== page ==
If you are just using unencrypted http and are happy with having Apache as the default server, you can skip this step. If some of your sites are accessed using https, you’ll have to add the certificates to the Nginx configuration. Nginx will then handle ssl termination, and delegate the request over port 85, unencrypted. In my case I use Let’s Encrypt certificates and set everything up using Certbot. My configuration relies heavily on this setup, and might have to be adjusted if your looks differently.

If you use Certbot to configure Nginx, it will add a shared configuration at /etc/letsencrypt/options-ssl-nginx.conf to all sites. Unfortunately, this file doesn’t exist if the Nginx module is missing, which will be the case if you follow the instructions on the Certbot website. To install it retroactively, use

# Install Nginx module for Certbot
sudo apt-get install certbot python-certbot-nginx
# Create options-ssl-nginx.conf file
sudo certbot --nginx
# Cancel with `c` on the first prompt

Once the config file is available, my site template apache-le-ssl can be used:

server {
    server_name {$name};
    location / {
        include snippets/proxy-nobuff.conf;
        proxy_read_timeout 1h;
        proxy_pass http://localhost:85;

    listen 81; # managed by Certbot

    listen 444 ssl; # managed by Certbot
    ssl_certificate /etc/letsencrypt/live/{$name}/fullchain.pem; # managed by Certbot
    ssl_certificate_key /etc/letsencrypt/live/{$name}/privkey.pem; # managed by Certbot
    include /etc/letsencrypt/options-ssl-nginx.conf; # managed by Certbot
    ssl_dhparam /etc/letsencrypt/ssl-dhparams.pem; # managed by Certbot


You can use the provided script sudo ./add-site.sh domain.name.net to create new Nginx sites. It will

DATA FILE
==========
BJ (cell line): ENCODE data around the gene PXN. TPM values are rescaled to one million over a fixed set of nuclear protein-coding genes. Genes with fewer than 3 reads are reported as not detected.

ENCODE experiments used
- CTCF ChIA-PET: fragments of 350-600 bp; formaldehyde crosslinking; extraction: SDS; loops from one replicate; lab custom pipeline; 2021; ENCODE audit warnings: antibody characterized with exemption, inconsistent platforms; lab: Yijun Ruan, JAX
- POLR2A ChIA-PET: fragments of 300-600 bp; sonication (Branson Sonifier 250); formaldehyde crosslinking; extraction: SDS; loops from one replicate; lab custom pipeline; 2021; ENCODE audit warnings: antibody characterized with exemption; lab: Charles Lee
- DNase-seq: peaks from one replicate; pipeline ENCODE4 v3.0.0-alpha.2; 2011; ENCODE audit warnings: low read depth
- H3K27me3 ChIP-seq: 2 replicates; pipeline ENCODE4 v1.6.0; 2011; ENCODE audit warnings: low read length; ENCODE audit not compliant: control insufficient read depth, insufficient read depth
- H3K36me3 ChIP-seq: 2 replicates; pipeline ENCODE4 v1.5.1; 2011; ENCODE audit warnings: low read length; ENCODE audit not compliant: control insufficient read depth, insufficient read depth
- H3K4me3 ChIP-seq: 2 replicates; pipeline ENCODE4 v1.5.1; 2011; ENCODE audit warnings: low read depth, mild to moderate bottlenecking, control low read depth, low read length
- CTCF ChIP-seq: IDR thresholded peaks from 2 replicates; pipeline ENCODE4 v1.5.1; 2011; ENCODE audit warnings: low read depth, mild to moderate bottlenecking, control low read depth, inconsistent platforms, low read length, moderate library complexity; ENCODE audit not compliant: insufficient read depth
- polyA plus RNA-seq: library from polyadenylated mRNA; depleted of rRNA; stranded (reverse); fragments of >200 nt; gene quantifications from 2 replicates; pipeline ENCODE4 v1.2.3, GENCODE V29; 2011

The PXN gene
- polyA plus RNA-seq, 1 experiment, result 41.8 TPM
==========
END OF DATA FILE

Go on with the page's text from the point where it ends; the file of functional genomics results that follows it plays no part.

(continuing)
• replace the {$name} placeholder with the given domain string,
  • copy the resulting file into /etc/nginx/sites-available,
  • and link it to sites-enabled.

It links to certificate stored at /etc/letsencrypt/live/{$name}, which is where Let’s Encrypt certificates tend to be stored. All Nginx sites are configured to listen to port 81 or 444 (for now), so they can be tested without interfering with the live sites served by Apache.

Once all your sites are added, run sudo service nginx reload to enable them. You should now be able to access them using https://domain.name.net:444. Verify that all sites are loading and the certificates are valid.

The Port Switch

At this point, our work is almost done. All that’s left to do is remove the ports 80 and 443 from Apache and give them to Nginx. But before you start, a few last safety checks:

  • Check one last time that all tabs from your test window will load when using the ports 81 for http and 444 for https.
  • If you want, you can now test the panic.sh script.
    • After running to script, all sites should be accessible using their original ports, but not the +1 test ports.
    • Read the next section how to restore the previous state after running panic.sh.

The script sudo ./port-switch-nginx.sh siteconfig [siteconfig] ... can be used to change ports 81 to 80, and 444 to 443 in Nginx configuration files. You should be able to simply run sudo ./port-switch-nginx.sh /etc/nginx/sites-available/*. Verify that all config files are indeed using only the correct port numbers (80 and 443) before proceeding.

Now it’s time to switch everything over to Nginx. The switch.sh script will change ports.conf to only listen to the port 85. Then it will restart Apache (at which point nothing is listening on port 80 or 443 anymore; all new requests will be stalled). Nginx will load the new configuration and start handling those request immediately after. And we’re done!

One last time, check if all sites are running as intended.


panic.sh will try to reset all configuration to a known working state in case something goes wrong during the switch process. It will disable Nginx and restore the original ports.conf which we saved in the Preparing Apache section.

I designed panic.sh to remove as much friction and potential user error as possible. for example, it will ask for the password in case the user forgets to use sudo.

After you invoked panic.sh, perform the following steps to get ready for another switch attempt:

  • Add Listen 85 to be re-added to ports.conf again.
  • Make sure all configurations in /etc/nginx/sites-available are using ports 81 and 444 instead of 80 and 443.
  • Restart Nginx with service nginx start.

Fix Certbot Auto Renew

If you have Certbot configured to automatically renew the certificates, it will no longer be able to do so, since Apache is no longer handling any ssl requests. This can be fixed pretty easily by manually changing the config files at /etc/letsencrypt/renewal/*.conf.

# Change this line:
authenticator = apache
# to this line:
authenticator = nginx

Run sudo certbot renew --dry-run to make sure everything works.

Thanks for reading!